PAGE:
- The Washington Times - Wednesday, September 10, 2008

Israeli security made me dance

JERUSALEM (AP) – A performer with the renowned Alvin Ailey dance troupe was ordered to perform steps for Israeli airport security officers to convince them of his identity, a spokesman for the company said Tuesday.

Abdur-Rahim Jackson was singled out from other members of the black American dance ensemble when they arrived at Ben-Gurion International Airport on Sunday night at the start of a six-nation international tour, said publicist Shauli Baskin.

“They stopped him … as he has a Muslim name,” Baskin told The Associated Press. “He told them he was a dancer and was here to dance with the Alvin Ailey dance troupe and they told him, ‘So dance.”’

Jackson could not be reached directly on Tuesday, hours before the first of six scheduled performances in Tel Aviv by the New York-based ensemble. But the Israeli daily Yediot Ahronot, which first reported the story, quoted him as saying that his father had been a convert to Islam and subsequently gave him a Muslim name.

“I demonstrated a few dance steps and after another round of questioning they let me go and join the rest of the group,” he told the paper.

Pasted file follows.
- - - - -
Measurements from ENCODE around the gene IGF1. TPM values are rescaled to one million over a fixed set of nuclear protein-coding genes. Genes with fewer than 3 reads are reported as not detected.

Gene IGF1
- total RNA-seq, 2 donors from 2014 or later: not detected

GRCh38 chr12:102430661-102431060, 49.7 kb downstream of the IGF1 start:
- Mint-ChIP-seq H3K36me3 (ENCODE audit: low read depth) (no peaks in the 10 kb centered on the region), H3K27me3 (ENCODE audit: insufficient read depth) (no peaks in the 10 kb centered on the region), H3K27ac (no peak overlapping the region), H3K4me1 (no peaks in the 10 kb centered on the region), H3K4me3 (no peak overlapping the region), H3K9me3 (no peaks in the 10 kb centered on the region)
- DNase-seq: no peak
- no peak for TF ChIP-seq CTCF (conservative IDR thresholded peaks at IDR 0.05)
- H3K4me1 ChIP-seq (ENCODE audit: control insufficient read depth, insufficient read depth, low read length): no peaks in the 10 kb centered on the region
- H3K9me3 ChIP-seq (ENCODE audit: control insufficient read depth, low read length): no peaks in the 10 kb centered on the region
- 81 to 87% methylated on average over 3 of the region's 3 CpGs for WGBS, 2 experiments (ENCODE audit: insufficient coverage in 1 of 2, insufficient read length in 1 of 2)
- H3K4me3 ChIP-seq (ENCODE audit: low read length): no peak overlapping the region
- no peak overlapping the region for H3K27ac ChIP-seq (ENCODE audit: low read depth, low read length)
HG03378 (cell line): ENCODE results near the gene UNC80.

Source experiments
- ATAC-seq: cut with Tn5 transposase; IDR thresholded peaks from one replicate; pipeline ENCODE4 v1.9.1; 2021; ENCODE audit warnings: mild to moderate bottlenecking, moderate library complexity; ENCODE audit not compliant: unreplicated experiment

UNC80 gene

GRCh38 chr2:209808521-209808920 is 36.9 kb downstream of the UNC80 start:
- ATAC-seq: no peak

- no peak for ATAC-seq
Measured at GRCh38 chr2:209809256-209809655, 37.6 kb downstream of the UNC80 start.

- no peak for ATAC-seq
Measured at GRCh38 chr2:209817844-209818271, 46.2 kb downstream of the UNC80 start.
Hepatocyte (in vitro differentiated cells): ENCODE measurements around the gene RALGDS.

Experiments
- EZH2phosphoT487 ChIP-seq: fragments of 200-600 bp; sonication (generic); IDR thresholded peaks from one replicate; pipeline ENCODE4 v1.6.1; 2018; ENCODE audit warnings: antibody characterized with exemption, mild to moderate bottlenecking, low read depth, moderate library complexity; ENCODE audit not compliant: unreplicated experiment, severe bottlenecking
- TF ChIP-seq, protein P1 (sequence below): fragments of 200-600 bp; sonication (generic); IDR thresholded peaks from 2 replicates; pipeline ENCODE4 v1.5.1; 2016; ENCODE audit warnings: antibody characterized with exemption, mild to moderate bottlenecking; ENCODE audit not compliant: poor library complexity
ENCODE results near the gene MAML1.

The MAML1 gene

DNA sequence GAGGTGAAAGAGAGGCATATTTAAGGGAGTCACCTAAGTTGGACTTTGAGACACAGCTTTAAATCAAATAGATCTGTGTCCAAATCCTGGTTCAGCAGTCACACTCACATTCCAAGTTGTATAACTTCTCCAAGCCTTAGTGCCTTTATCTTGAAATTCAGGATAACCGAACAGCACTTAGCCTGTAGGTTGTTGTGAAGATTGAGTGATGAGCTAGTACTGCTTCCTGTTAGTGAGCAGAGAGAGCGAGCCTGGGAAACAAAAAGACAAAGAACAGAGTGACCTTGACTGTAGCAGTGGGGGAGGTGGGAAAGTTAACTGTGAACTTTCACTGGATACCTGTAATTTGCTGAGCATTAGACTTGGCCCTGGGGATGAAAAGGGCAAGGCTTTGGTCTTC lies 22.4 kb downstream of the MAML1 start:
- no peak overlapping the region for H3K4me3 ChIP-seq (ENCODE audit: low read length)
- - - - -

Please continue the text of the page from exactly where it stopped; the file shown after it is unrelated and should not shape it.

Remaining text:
Baskin said that waiting for him in the group was Jackson’s fiancee and fellow Alvin Ailey dancer Olivia Bowman, who has a Jewish mother with family in Israel.

Baskin said that Jackson did not lodge a complaint with airport officials, and the Israel Airports Authority said it had no record of the alleged incident.

Israel is constantly on the alert for attack because of the Israel-Palestinian conflict and extremist Islamic rejection of the Jewish state’s existence. A key element in its security checks is ethnic profiling, criticized by Israeli human rights campaigners as racist because it singles out Arabs for tougher treatment.

Yediot quoted Jackson as saying that the only place he has had a similarly humiliating experience in the past was at a U.S. airport.

“Once, when I returned to the United States after a vacation in the Dominican Republic, the security people put me through a similar investigation and they also asked me to dance,” he told Yediot. “Maybe I should get used to dancing at airports.”

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